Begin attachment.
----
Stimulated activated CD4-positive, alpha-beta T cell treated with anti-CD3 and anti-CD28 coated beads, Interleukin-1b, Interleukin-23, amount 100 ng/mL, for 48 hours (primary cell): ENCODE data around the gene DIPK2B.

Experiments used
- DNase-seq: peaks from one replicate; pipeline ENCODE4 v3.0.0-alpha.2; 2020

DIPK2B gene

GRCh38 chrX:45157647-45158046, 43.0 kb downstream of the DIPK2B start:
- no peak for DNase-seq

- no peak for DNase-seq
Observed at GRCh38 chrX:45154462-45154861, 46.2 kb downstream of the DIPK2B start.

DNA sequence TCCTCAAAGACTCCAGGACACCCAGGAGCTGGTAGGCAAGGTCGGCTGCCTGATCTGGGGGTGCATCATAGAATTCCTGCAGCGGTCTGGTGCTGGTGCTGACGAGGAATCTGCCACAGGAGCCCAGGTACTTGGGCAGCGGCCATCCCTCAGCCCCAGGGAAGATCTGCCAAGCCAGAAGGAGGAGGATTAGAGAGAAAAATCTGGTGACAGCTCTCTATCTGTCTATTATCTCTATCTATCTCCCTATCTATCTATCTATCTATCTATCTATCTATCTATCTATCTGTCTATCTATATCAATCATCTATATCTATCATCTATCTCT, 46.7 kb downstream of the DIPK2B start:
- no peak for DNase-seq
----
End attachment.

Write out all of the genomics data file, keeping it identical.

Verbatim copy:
Stimulated activated CD4-positive, alpha-beta T cell treated with anti-CD3 and anti-CD28 coated beads, Interleukin-1b, Interleukin-23, amount 100 ng/mL, for 48 hours (primary cell): ENCODE data around the gene DIPK2B.

Experiments used
- DNase-seq: peaks from one replicate; pipeline ENCODE4 v3.0.0-alpha.2; 2020

DIPK2B gene

GRCh38 chrX:45157647-45158046, 43.0 kb downstream of the DIPK2B start:
- no peak for DNase-seq

- no peak for DNase-seq
Observed at GRCh38 chrX:45154462-45154861, 46.2 kb downstream of the DIPK2B start.

DNA sequence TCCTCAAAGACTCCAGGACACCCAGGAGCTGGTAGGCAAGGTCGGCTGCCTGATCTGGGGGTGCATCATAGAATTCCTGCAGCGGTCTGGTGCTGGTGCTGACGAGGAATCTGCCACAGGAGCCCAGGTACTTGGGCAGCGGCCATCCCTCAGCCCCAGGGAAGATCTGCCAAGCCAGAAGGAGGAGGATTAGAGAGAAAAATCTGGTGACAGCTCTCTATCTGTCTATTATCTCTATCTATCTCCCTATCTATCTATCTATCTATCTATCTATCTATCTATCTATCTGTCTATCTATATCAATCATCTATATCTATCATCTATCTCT, 46.7 kb downstream of the DIPK2B start:
- no peak for DNase-seq